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Distinguishing Gifts from Sponsored Projects

Effective Date: Formalized January 1, 2008

 

Executive Summary

A question that often arises from faculty and staff in academic departments is how to distinguish between gifts and sponsored projects. While making this distinction may at times require a legal or similar assessment, it is generally the case that a determination can readily be made based on a number of attributes that are specific to each of these sources of funds. This Policy sets forth the attributes that differentiate gifts from sponsored projects.  

It should be noted that while this Policy is now being formally published in the Administrative Policy Library, the underlying provisions of the policy are not new, and have been effect for many years.

Reason(s) for the Policy

To assist faculty, staff and others in distinguishing between gifts and sponsored projects.

Primary Guidance to Which This Policy Responds

None

Responsible University Office & Officer

Associate Vice President, Research Administration

 

Revision History

Not Applicable

  

Who is Governed by This Policy

Principal Investigators and other Faculty members

Departmental Administrators and other departmental staff 

  

Who Should Know This Policy

  • All persons governed by this Policy {see above}
  • Deans, Directors and Departmental Chairs
  • Office of Research Administration staff
  • Office of the Controller staff
  • Development Office staff

Exclusions & Special Situations

None.

Policy Text

In carrying out its various missions, the University derives its revenues from a variety of sources, including tuition, gifts, clinical activities and grants and contracts.  A question that arises regularly is how to differentiate a gift from a sponsored project.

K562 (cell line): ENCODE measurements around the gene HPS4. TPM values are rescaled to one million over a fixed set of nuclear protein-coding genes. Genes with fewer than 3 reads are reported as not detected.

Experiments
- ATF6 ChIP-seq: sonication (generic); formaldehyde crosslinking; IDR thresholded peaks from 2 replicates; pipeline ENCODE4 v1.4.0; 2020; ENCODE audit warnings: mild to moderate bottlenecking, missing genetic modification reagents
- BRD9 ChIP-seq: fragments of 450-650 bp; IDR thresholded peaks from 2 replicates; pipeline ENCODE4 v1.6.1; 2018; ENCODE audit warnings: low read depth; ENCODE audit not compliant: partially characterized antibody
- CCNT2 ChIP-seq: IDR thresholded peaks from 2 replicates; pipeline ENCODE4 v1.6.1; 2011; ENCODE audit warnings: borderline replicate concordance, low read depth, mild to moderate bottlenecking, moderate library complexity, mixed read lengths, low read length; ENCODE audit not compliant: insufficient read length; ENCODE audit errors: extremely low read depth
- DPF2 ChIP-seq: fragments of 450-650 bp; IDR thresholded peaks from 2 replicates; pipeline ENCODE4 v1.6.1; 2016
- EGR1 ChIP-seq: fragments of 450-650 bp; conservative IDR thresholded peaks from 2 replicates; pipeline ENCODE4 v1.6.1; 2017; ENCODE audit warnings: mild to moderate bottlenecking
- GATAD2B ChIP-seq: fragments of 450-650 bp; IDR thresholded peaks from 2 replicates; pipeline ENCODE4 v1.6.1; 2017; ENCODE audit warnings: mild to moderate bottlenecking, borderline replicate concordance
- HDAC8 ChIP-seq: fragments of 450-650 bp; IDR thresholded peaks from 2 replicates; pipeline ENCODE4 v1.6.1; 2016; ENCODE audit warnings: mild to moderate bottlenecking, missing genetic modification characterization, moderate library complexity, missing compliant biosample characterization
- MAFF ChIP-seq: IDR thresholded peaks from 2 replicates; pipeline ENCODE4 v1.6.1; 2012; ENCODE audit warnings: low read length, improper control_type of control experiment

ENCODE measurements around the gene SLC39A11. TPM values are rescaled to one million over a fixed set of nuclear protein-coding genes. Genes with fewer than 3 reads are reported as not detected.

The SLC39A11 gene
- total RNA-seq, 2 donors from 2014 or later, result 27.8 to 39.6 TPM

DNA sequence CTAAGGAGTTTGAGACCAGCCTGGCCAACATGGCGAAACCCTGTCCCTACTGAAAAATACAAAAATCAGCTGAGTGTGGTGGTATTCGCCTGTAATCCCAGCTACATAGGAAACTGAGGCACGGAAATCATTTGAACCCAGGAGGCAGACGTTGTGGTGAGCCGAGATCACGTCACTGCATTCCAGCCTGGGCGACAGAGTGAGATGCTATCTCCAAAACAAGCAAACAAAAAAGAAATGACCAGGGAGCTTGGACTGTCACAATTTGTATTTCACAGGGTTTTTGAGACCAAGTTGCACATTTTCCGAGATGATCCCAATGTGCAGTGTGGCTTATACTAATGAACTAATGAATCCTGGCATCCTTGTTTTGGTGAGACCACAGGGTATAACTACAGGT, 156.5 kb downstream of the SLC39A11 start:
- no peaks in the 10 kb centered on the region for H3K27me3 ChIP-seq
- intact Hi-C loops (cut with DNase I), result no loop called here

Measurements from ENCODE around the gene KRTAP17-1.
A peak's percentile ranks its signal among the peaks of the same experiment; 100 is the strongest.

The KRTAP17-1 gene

In some cases, making this determination may require a legal assessment. In most cases, the distinction can be made by considering the attributes associated with each of these types of funding.

Sponsored projects include research, instruction and training, public service, fellowships, and other scholarly and creative activities conducted under the direction of Columbia faculty and staff, and funded by an outside source in accordance with award instruments containing one or more of the following provisions:

  • The proposed work binds Columbia to a specific line of scholarly or scientific inquiry, which usually requires a statement of work, grant application or proposal.
  • The submission (and approval) of a budget is required.
  • The funds are given to accomplish specific research objectives (as opposed to providing support for a general area of research) within a specific time frame.
  • Funds are to be used only for activities approved in advance by the sponsor.
  • There is a requirement for technical or detailed financial reports , or for some other outcome or product of the activity, to be delivered to the sponsor during or at the completion of the activity.
  • A time period is specified during which activities are to be conducted and completed.
  • There are requirements for audits by or on behalf of the funding source.
  • Terms for the disposition of rights in tangible or intangible property (data rights, copyrights, inventions) developed or obtained during the activity are included.
  • The requirement for unexpended funds to be returned to the sponsor at the completion of the activity is specified.

 

Gifts are voluntary, irrevocable, gratuitous transfers of money or other property to support Columbia programs or activities. Gifts can be unrestricted or restricted.

Generally, funds from private, nongovernmental sources are to be administered as gifts when the funding source neither expects nor requires consideration in return for the transfer of funds to Columbia.

If the proposal is for a sponsored project, it must be processed through Research Administration (or in certain cases, the Clinical Trials Office or Columbia Technology Ventures). Where assistance is required in making a determination as to whether a particular source of funds is a gift or a sponsored project, Research Administration or the office of University Development and Alumni Relations (UDAR) should be contacted.